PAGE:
The engineers can decide that Hamilton can use strat xx for 20 laps and Perez for only 5 because of those differences.
Or as in the Austria GP ..the opposite.

roon
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Re: 2014-2020 Formula One 1.6l V6 turbo engine formula

Post by roon » Sun Jul 07, 2019 6:31 am

·Is exhaust manifold pressure typically higher than intake manifold pressure? For these engines.
·Is exhaust gas retention in the combustion chamber relied upon?
·Is charge air relied upon in any unique way to cool the combustion chamber? For example, whenever backpressure is reduced in the exhaust manifold via the wastegate, non-combustion air could flow across the CC and the exhaust valves during valve overlap.

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Re: 2014-2020 Formula One 1.6l V6 turbo engine formula

Post by gruntguru » Sun Jul 07, 2019 10:39 pm

roon wrote:
Sun Jul 07, 2019 6:31 am
·Is exhaust manifold pressure typically higher than intake manifold pressure? For these engines.
Yes. They want to run back pressure as high as possible to maximise MGUH recover - without compromising the engine performance and reliability. A degree of scavenge would still be possible courtesy of (variable) tuned intake and highly optimised flow paths throughout the intake and exhaust.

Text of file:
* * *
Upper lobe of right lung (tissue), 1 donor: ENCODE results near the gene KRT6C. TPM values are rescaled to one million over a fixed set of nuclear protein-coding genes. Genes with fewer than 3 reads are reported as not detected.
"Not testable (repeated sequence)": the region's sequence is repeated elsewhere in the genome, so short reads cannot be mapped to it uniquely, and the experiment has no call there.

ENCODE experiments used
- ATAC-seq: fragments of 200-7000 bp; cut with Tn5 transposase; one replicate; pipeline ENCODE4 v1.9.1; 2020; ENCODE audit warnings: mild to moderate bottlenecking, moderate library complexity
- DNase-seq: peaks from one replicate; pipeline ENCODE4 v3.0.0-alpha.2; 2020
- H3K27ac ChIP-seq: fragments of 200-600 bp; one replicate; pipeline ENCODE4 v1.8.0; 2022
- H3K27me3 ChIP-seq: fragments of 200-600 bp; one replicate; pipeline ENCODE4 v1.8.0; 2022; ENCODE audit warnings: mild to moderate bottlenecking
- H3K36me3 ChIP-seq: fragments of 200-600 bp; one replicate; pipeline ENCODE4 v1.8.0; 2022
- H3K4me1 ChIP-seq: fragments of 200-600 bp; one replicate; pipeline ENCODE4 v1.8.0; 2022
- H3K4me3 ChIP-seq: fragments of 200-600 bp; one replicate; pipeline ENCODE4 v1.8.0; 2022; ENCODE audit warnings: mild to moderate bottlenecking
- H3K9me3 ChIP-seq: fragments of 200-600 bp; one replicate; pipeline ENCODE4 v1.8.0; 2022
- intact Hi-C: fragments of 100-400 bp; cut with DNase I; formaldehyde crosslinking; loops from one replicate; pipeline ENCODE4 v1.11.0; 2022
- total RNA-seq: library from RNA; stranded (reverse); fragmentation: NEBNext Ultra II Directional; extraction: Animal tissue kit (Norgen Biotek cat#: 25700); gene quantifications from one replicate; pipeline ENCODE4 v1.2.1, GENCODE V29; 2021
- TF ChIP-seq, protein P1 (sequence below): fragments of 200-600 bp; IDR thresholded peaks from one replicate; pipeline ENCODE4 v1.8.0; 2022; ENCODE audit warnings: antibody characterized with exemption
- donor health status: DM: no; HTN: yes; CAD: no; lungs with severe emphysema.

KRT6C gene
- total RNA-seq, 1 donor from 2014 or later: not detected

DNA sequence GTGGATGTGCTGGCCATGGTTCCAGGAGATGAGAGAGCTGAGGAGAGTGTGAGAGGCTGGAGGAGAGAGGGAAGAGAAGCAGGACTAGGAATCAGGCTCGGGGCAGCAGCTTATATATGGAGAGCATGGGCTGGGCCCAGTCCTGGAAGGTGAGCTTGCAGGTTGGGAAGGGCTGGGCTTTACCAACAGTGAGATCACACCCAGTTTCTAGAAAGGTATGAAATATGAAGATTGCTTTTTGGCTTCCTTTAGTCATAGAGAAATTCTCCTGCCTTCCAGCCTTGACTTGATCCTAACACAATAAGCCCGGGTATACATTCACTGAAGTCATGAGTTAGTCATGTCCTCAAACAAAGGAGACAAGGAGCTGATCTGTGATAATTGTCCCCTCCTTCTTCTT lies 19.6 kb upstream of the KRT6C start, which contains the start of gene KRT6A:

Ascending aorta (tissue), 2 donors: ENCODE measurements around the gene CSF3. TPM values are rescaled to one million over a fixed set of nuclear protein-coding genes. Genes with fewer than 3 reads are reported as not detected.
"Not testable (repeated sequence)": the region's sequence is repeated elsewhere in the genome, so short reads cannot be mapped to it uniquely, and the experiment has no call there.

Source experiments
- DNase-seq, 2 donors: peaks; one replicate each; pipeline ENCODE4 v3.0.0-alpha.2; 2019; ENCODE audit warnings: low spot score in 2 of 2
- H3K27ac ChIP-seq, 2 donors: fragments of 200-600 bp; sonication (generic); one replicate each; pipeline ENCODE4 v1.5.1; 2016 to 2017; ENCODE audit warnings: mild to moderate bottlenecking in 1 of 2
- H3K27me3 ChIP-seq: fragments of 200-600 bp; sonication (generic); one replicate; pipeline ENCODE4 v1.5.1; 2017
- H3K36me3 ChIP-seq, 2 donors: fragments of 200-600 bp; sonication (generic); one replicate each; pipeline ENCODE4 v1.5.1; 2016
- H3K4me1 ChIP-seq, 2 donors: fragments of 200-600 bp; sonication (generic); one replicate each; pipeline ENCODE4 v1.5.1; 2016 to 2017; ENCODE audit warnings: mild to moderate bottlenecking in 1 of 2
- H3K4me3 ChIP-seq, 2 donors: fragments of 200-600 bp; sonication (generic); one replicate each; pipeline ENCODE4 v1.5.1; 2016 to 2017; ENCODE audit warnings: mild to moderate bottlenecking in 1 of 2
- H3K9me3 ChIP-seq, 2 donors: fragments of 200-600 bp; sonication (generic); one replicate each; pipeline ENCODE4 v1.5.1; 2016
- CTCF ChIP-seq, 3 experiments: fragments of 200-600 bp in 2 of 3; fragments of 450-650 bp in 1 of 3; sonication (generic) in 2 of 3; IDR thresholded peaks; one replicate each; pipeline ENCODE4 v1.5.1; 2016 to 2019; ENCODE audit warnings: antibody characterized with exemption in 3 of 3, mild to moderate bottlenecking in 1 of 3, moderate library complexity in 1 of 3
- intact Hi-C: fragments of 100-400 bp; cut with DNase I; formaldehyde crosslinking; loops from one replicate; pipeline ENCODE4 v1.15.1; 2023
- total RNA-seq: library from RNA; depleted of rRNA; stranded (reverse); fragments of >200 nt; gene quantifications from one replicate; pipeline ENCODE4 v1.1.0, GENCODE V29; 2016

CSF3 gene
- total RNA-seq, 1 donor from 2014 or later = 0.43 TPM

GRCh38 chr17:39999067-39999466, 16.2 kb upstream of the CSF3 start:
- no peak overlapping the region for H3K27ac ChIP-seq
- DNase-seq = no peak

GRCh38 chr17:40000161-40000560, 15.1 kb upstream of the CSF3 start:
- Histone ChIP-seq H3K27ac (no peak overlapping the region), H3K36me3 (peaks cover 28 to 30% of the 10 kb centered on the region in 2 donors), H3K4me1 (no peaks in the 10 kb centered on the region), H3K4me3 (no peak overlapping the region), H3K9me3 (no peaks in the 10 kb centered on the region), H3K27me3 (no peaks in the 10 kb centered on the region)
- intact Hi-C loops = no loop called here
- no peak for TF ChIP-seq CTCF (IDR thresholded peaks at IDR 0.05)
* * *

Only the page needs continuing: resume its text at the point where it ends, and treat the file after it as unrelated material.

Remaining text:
.
.
·Is exhaust gas retention in the combustion chamber relied upon?
See above (and below). There is little or no benefit.
.
.
·Is charge air relied upon in any unique way to cool the combustion chamber? For example, whenever backpressure is reduced in the exhaust manifold via the wastegate, non-combustion air could flow across the CC and the exhaust valves during valve overlap.
I am confident that even with the wastegate closed there will be some charge air exiting the exhaust valve. This is possible even with BP higher than MAP thanks to wave tuning. The benefits are significant, especially for an engine that is almost certainly operating at thermal and pressure-rise-rate limits.
Last edited by gruntguru on Mon Jul 08, 2019 6:11 am, edited 1 time in total.
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hurril